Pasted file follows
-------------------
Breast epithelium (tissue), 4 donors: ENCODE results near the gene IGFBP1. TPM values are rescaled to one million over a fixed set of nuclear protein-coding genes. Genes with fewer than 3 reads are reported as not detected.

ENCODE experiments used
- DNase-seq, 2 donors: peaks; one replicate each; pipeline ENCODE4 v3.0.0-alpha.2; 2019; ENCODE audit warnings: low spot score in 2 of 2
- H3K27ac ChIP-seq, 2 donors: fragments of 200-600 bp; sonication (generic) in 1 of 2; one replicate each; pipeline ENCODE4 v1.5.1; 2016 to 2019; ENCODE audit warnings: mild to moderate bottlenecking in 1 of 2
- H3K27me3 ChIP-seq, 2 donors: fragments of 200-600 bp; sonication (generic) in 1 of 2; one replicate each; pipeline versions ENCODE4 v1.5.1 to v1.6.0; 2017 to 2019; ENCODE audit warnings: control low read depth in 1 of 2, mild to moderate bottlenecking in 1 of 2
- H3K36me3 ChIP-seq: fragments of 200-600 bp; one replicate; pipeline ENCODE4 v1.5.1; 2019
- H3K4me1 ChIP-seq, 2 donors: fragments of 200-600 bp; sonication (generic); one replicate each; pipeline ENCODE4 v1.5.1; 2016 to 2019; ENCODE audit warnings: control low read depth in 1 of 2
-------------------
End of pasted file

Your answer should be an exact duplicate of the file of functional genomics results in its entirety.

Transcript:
Breast epithelium (tissue), 4 donors: ENCODE results near the gene IGFBP1. TPM values are rescaled to one million over a fixed set of nuclear protein-coding genes. Genes with fewer than 3 reads are reported as not detected.

ENCODE experiments used
- DNase-seq, 2 donors: peaks; one replicate each; pipeline ENCODE4 v3.0.0-alpha.2; 2019; ENCODE audit warnings: low spot score in 2 of 2
- H3K27ac ChIP-seq, 2 donors: fragments of 200-600 bp; sonication (generic) in 1 of 2; one replicate each; pipeline ENCODE4 v1.5.1; 2016 to 2019; ENCODE audit warnings: mild to moderate bottlenecking in 1 of 2
- H3K27me3 ChIP-seq, 2 donors: fragments of 200-600 bp; sonication (generic) in 1 of 2; one replicate each; pipeline versions ENCODE4 v1.5.1 to v1.6.0; 2017 to 2019; ENCODE audit warnings: control low read depth in 1 of 2, mild to moderate bottlenecking in 1 of 2
- H3K36me3 ChIP-seq: fragments of 200-600 bp; one replicate; pipeline ENCODE4 v1.5.1; 2019
- H3K4me1 ChIP-seq, 2 donors: fragments of 200-600 bp; sonication (generic); one replicate each; pipeline ENCODE4 v1.5.1; 2016 to 2019; ENCODE audit warnings: control low read depth in 1 of 2